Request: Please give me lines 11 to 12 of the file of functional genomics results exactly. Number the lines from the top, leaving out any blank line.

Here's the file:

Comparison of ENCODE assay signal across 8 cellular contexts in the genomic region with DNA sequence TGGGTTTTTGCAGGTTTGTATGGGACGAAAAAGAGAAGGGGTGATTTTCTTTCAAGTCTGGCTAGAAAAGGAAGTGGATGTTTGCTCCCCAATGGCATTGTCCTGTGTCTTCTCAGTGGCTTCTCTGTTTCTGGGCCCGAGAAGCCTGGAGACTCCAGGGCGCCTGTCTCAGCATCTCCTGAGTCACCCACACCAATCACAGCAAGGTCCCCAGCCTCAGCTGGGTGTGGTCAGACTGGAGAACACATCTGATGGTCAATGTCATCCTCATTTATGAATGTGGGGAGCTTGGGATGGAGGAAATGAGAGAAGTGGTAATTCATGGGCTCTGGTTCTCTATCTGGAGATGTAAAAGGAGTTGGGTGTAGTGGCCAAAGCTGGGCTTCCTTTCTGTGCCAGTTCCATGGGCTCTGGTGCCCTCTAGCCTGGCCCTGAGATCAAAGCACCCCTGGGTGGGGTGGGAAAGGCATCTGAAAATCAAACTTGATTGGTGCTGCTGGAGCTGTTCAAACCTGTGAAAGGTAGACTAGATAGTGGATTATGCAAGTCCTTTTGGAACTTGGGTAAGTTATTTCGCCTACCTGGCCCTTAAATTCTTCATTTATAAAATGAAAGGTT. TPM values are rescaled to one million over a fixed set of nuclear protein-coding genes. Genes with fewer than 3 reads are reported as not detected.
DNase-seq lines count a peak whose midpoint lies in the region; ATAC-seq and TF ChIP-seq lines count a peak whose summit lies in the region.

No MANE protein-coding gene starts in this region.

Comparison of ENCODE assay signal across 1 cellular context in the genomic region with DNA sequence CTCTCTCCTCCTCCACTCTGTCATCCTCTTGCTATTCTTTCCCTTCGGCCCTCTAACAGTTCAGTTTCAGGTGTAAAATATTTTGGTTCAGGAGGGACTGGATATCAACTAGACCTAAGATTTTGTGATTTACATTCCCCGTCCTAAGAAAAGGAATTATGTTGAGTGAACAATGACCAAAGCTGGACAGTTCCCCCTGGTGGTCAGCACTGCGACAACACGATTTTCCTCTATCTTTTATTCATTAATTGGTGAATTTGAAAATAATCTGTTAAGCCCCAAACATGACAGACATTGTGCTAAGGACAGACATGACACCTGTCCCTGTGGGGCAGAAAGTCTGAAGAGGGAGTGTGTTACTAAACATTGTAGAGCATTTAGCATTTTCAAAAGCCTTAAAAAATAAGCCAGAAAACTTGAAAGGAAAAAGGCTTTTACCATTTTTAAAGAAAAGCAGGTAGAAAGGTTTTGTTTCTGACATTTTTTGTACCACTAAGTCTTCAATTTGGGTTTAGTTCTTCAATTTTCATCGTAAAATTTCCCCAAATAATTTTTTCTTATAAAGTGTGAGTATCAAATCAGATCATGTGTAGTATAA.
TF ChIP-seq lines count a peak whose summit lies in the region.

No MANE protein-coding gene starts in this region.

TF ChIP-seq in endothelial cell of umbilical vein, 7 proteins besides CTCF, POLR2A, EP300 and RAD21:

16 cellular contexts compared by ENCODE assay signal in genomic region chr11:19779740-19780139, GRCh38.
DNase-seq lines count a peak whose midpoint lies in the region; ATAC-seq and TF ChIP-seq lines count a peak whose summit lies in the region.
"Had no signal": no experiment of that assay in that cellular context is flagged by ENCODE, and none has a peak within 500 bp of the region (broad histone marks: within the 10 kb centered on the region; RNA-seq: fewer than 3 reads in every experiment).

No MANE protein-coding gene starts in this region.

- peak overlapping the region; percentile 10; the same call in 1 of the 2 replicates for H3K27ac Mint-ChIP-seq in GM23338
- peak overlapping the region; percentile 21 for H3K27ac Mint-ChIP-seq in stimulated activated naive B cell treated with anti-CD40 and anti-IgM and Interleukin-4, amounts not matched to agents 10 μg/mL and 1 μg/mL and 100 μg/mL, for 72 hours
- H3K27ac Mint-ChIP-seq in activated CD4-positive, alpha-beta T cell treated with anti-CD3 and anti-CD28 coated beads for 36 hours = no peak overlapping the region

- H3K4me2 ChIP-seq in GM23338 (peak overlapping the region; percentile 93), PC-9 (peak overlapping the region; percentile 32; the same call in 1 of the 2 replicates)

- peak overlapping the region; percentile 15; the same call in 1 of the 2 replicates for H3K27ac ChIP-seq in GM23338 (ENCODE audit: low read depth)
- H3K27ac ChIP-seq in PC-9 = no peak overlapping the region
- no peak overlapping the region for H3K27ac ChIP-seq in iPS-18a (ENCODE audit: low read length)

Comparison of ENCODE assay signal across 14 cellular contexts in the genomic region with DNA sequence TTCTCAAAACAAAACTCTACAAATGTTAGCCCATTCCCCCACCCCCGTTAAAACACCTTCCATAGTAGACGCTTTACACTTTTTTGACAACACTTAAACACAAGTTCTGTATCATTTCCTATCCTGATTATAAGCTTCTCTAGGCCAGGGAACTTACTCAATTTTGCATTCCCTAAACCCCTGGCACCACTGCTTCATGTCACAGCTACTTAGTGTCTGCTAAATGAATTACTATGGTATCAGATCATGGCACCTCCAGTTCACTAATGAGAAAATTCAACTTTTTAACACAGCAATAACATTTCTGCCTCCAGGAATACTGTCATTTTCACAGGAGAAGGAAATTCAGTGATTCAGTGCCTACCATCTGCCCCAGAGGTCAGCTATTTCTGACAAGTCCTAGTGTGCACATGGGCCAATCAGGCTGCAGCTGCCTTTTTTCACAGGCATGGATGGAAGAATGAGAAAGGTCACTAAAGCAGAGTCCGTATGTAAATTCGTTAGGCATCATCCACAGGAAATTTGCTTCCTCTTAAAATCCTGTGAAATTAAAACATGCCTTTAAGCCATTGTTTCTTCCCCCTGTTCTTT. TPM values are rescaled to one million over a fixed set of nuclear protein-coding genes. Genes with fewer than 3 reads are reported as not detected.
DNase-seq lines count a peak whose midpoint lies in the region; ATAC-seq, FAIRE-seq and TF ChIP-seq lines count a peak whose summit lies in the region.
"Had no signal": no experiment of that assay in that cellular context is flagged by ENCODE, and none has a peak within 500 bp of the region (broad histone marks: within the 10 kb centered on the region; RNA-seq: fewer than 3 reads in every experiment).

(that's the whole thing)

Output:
No MANE protein-coding gene starts in this region.

- peak overlapping the region; percentile 10; the same call in 1 of the 2 replicates for H3K27ac Mint-ChIP-seq in GM23338